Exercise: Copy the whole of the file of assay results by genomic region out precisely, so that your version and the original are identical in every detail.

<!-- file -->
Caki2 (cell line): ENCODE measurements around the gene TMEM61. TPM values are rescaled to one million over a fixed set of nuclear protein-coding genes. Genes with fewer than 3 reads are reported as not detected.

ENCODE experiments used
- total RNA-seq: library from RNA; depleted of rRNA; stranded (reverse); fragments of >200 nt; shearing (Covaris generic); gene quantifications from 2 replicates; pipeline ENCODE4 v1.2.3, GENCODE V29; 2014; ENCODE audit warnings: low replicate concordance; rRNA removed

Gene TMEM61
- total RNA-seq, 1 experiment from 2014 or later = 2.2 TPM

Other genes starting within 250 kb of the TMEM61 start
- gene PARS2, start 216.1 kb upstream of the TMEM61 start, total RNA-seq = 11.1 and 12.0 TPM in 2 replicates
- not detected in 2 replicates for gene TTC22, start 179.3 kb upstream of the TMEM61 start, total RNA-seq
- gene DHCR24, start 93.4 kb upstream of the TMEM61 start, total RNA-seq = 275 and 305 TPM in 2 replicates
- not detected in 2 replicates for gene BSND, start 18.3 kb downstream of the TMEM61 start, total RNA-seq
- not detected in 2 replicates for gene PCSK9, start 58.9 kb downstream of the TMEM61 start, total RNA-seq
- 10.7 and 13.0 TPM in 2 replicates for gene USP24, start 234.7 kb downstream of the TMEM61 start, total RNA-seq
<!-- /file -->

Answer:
Caki2 (cell line): ENCODE measurements around the gene TMEM61. TPM values are rescaled to one million over a fixed set of nuclear protein-coding genes. Genes with fewer than 3 reads are reported as not detected.

ENCODE experiments used
- total RNA-seq: library from RNA; depleted of rRNA; stranded (reverse); fragments of >200 nt; shearing (Covaris generic); gene quantifications from 2 replicates; pipeline ENCODE4 v1.2.3, GENCODE V29; 2014; ENCODE audit warnings: low replicate concordance; rRNA removed

Gene TMEM61
- total RNA-seq, 1 experiment from 2014 or later = 2.2 TPM

Other genes starting within 250 kb of the TMEM61 start
- gene PARS2, start 216.1 kb upstream of the TMEM61 start, total RNA-seq = 11.1 and 12.0 TPM in 2 replicates
- not detected in 2 replicates for gene TTC22, start 179.3 kb upstream of the TMEM61 start, total RNA-seq
- gene DHCR24, start 93.4 kb upstream of the TMEM61 start, total RNA-seq = 275 and 305 TPM in 2 replicates
- not detected in 2 replicates for gene BSND, start 18.3 kb downstream of the TMEM61 start, total RNA-seq
- not detected in 2 replicates for gene PCSK9, start 58.9 kb downstream of the TMEM61 start, total RNA-seq
- 10.7 and 13.0 TPM in 2 replicates for gene USP24, start 234.7 kb downstream of the TMEM61 start, total RNA-seq